Linux Bash Pipe Command Usage with Examples For Redirection


Linux Bash provides a lot of useful features and commands. Pipe or | is one of them. Bash provides a command-line interface facility which mainly used to concatenate command output to another command.

Bash Pipe Concept

In Linux everything is file. This may seem odd but it is. Every command executed will have three type of streams which can be used to provide or output data into and from a command.

  • STDIN (0) Standard input where command reads from. In bash default is bash shell
  • STDOUT (1) Standard output where command output written. In bash default output is bash shell generally.
  • STDERR (2) Standard error where command errors are written.

Bash Pipe Usage

The pipe will redirect the command STDOUT or standard output into the given next command STDIN or standard input. The syntax is like below. In this example, COMMAND1 output will be feed into COMMAND2 as input.

COMMAND1 | COMMAND2

Now let’s make a simple example. We will use cat command to print file named names.txt into command sort as input.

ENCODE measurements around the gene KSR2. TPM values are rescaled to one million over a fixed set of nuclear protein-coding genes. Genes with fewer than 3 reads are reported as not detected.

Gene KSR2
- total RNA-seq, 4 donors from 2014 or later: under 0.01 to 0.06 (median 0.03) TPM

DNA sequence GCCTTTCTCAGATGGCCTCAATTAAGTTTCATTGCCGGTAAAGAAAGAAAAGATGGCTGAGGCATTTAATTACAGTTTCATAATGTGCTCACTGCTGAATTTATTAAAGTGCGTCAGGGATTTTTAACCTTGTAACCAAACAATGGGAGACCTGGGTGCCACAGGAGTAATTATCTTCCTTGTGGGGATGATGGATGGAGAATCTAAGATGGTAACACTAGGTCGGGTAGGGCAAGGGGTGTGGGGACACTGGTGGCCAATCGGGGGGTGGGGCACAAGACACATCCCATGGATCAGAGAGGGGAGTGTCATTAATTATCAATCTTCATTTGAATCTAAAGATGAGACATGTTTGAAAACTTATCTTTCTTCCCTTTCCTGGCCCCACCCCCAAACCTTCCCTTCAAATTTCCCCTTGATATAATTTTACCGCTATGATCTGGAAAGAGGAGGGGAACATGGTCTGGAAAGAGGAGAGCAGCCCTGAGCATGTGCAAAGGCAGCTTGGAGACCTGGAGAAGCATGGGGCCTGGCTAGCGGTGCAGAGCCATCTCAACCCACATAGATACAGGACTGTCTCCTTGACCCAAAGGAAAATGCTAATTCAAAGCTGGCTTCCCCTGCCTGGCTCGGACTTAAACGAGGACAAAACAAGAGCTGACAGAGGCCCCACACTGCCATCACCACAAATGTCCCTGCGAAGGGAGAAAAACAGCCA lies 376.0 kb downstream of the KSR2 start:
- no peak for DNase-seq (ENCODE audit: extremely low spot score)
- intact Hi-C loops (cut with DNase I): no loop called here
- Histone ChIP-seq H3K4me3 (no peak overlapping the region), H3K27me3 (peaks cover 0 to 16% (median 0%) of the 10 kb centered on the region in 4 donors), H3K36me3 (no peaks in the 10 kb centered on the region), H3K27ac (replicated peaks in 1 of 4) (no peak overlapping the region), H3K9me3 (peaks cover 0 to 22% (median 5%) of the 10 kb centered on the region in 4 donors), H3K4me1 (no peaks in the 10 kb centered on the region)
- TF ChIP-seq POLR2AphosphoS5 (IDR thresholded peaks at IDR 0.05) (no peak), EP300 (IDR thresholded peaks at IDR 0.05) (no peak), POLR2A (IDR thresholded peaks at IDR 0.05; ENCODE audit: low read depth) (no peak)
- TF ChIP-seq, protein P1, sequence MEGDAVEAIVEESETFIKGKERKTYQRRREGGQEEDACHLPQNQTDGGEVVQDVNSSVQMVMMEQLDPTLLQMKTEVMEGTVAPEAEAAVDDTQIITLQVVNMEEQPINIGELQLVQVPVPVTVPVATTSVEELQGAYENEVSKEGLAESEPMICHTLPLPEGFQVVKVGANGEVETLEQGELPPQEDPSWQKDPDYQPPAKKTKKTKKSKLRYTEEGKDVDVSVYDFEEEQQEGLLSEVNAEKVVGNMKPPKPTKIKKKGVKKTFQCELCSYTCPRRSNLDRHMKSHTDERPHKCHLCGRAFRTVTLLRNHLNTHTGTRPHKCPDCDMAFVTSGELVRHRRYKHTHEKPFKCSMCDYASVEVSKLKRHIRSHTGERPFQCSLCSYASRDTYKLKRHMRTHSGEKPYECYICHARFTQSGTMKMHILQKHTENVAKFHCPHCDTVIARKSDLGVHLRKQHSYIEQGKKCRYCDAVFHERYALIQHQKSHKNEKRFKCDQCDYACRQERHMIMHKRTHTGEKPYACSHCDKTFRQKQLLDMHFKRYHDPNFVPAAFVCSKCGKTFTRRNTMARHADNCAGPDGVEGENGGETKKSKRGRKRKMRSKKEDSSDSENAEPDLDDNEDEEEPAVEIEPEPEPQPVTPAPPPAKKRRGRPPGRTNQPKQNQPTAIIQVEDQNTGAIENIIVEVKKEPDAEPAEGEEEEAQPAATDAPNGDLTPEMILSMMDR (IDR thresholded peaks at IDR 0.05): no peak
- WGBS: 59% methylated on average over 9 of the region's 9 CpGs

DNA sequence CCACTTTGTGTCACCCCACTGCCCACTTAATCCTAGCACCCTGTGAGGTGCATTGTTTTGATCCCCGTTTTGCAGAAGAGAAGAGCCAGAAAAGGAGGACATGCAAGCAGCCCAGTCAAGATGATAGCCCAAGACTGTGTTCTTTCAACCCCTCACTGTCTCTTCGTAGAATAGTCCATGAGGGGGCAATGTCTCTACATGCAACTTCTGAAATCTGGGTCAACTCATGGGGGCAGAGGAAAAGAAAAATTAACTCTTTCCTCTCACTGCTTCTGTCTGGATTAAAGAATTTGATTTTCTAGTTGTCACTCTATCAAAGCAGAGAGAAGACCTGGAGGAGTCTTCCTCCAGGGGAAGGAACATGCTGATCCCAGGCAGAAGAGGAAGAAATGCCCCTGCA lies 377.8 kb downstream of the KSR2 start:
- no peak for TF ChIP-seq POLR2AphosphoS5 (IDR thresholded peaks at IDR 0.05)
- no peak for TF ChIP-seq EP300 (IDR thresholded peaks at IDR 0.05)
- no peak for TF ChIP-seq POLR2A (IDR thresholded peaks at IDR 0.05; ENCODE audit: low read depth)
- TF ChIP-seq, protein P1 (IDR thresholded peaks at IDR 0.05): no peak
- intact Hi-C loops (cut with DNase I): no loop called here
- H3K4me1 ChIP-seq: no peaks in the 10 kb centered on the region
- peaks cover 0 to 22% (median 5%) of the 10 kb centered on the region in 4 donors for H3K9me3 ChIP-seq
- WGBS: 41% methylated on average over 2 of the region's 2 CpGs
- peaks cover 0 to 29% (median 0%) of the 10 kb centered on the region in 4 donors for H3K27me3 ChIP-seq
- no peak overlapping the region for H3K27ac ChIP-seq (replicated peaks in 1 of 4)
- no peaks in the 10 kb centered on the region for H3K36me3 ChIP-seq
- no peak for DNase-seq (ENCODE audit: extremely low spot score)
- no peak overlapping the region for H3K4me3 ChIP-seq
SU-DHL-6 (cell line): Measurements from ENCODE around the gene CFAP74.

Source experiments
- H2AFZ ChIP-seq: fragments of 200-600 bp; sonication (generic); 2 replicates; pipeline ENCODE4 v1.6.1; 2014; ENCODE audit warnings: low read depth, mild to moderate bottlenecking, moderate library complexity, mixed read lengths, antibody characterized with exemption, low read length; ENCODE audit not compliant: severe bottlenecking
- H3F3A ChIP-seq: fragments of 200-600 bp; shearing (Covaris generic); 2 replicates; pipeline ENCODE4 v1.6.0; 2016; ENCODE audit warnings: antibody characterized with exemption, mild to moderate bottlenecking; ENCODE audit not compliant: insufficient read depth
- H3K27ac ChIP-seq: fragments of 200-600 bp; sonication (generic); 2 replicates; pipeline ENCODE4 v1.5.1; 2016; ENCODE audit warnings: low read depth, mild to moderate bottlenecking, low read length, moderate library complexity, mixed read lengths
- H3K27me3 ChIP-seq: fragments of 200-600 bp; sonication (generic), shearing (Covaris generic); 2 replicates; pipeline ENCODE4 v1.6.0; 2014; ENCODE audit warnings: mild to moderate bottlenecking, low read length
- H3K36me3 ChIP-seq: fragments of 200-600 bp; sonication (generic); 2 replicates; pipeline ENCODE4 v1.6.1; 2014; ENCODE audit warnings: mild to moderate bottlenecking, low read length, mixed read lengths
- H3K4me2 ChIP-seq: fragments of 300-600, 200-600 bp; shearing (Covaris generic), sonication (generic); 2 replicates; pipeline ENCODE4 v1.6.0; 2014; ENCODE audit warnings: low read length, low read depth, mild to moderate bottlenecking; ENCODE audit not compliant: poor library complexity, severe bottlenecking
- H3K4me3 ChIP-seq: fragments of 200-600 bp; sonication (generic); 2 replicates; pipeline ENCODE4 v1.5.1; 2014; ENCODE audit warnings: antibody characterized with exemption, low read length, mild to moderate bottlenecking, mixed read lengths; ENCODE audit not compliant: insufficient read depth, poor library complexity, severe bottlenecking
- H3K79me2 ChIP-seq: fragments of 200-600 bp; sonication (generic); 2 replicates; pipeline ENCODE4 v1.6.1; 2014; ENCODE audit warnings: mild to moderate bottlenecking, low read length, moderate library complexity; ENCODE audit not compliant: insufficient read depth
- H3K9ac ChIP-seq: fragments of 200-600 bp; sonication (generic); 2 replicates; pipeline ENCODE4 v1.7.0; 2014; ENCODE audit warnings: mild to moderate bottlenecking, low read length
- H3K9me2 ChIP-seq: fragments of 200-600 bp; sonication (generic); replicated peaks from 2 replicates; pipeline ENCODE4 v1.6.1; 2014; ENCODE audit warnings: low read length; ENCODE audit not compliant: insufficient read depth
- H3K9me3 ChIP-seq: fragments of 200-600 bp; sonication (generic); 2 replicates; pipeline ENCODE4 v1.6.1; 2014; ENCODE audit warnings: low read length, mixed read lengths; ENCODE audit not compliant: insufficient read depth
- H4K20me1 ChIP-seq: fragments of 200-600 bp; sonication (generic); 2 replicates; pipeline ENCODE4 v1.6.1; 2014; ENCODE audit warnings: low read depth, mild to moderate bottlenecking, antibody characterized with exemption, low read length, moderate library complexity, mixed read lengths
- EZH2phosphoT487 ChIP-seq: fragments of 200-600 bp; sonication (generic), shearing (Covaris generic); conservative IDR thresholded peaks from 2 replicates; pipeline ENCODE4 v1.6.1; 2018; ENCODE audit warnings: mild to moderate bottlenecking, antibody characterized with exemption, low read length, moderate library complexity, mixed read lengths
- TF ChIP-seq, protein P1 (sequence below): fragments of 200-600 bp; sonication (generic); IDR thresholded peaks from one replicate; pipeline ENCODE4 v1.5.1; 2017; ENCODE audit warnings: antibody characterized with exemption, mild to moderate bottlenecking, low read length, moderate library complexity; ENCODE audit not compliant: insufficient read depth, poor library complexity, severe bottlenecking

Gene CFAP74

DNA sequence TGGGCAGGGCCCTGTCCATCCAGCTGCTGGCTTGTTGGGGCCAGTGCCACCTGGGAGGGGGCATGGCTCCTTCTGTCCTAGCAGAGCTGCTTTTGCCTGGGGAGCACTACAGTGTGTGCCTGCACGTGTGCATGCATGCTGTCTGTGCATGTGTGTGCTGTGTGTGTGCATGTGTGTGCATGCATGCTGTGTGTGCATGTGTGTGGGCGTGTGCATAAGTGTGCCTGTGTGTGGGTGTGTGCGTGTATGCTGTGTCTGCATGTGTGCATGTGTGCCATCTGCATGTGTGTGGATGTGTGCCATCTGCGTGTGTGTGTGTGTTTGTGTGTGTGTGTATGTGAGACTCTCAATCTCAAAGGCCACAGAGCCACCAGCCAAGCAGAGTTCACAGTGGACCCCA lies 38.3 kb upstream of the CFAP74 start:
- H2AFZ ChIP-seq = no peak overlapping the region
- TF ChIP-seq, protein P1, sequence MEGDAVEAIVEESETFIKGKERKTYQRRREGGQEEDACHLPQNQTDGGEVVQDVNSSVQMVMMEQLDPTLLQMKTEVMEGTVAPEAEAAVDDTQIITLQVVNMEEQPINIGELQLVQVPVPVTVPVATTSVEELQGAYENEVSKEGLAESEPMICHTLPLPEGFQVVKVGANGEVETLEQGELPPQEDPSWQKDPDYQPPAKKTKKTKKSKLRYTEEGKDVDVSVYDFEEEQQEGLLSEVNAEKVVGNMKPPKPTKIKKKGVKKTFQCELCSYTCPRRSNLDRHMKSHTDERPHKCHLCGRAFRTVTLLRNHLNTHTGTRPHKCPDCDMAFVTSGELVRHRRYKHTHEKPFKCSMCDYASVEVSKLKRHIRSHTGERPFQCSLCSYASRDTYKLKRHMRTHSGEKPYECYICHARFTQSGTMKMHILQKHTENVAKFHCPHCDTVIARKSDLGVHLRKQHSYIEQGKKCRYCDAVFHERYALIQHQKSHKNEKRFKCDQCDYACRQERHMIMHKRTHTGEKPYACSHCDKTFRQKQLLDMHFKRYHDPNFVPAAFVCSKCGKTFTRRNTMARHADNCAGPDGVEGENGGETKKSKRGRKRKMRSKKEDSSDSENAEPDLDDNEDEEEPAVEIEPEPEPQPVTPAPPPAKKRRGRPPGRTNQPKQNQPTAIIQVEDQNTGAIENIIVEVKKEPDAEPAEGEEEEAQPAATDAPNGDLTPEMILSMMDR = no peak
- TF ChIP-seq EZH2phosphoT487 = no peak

$ cat names.txt | sort
Pipe
Pipe

Pipe Multiple Commands

In the previous example, we have used only one pipe but we can use multiple pipes without a problem to make things better. We just put them in a string like below. In this example, we will pipe commands cat , sort  and grep

$ cat names.txt | sort | grep "a"
Pipe Multiple Commands
Pipe Multiple Commands

Pipe To Grep Command

One of the most popular usages of the pipe is with  grep command. We will use multiple grep commands in this example where we will filter line those contains a and i letters.

$ cat names.txt | grep "a" | grep "i"
Pipe To Grep
Pipe To Grep

Pipe To Less Command

less command is another use case for the bash pipe. We generally use cat command to print a file context into less command. In this example, we want to look into the log file of firewalld .

$ cat /var/log/firewalld | less

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